Using SOLIDWORKS Simulation Standard, we specified the appropriate contact conditions to represent the rotational contacts for the hinged assemblies. We specified the fixtures to be in the front and the back faces of the clamp components that would be in contact with the laptop monitor. Next, we specified forces: The first being gravity taking into account the weight of the stand and second being downward force on the phone support shelf representing the weight of the cellphone. Third and finally, we added an additional downward force on the headset support representing the weight of the headset. 

We created a preliminary mesh for evaluation and refined it as needed. With our stable system, SOLIDWORKS Simulation Standard calculated and displayed the force values between the fixed clamp faces, which provides the minimum force needed to overcome the phone stand’s reaction forces and moments.

holster project simulation

May the force value be with you 

The reaction forces provided by our FEA for FX, FY, FZ, & FRes showed the highest force value to overcome was 1.52 lbf.  Notice that our FY and FRes forces are essentially identical. This tells us that the reaction forces generated in the X and Z directions are negligible.  Now that we have a force value of 1.52 lbf we need to source a spring that will work accordingly.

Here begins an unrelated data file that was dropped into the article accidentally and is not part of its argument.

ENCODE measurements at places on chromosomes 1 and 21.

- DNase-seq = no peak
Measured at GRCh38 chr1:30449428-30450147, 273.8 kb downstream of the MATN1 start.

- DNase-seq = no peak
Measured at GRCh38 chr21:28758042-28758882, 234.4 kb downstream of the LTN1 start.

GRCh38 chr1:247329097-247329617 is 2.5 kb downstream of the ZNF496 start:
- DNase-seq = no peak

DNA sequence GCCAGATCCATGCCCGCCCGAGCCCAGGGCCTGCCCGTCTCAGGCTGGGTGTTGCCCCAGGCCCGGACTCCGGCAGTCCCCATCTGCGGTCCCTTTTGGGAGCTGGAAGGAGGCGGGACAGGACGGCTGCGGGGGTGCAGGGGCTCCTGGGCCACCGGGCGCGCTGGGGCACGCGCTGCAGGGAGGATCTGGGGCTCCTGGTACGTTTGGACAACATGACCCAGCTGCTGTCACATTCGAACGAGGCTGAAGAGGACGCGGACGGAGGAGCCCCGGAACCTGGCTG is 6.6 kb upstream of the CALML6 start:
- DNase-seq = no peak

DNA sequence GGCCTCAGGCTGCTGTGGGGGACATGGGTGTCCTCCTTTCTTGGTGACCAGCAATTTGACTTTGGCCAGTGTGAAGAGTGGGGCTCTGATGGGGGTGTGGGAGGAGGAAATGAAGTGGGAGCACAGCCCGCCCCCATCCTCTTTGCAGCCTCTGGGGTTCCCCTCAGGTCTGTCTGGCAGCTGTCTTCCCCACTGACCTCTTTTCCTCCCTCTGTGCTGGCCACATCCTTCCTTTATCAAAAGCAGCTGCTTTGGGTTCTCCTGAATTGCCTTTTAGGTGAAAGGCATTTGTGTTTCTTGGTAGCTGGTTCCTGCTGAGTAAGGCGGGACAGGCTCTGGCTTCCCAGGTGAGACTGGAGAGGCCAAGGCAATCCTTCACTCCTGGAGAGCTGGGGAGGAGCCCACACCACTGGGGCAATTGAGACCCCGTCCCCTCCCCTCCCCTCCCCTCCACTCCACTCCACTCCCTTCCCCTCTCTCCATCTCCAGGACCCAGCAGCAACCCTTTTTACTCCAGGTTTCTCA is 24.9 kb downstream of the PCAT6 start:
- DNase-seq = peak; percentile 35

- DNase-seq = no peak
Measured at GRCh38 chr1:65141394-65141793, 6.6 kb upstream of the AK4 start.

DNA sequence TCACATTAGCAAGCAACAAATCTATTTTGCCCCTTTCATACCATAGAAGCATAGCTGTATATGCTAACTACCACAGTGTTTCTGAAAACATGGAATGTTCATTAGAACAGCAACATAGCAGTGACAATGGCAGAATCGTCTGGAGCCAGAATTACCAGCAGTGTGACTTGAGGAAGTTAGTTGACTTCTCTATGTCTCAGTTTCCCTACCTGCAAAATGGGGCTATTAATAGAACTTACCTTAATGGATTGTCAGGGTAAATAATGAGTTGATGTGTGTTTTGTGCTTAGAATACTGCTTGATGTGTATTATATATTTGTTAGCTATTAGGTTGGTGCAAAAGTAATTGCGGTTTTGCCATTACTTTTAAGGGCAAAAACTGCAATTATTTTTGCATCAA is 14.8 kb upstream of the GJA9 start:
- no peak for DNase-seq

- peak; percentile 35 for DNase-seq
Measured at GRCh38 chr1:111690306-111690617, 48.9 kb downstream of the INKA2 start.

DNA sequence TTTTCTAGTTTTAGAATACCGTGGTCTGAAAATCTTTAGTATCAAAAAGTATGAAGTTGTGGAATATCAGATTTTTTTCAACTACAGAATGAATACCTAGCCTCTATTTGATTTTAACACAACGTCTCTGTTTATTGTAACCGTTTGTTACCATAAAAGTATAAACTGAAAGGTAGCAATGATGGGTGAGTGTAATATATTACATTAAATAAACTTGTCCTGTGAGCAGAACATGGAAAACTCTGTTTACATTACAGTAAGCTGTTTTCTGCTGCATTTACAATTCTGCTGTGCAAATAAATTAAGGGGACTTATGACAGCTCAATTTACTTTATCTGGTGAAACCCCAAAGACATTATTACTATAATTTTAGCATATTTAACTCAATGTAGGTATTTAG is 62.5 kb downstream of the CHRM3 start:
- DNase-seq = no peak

Since our deadline was quickly approaching, we decided to use an off-the-shelf spring (we can always engineer one once we have shown that that the assembly functions properly). Using our 1.5 lbf as our baseline, we could use a torsion spring with a spring rate value of 1.82 in-lb. That is slightly higher than our calculated 1.52 lbf minimum lb-in value. 

The trick with torsion springs is that 1.82 in-lb value is for the Max Torque. So the spring would need to be displaced to the maximum amount in order to achieve 1.82 in-lb. Our spring is a 120-degree Torsion spring so we would need to displace it by 120 degrees to generate 1.82 in-lb.  Also, that spring rate of 1.82 in-lb is a unit for Torques/Moments. We will need to convert it to a Force value. With all that said, we knew we would not displace the spring to the full amount, and to account for different sized phones, we decided to add a second spring for good measure.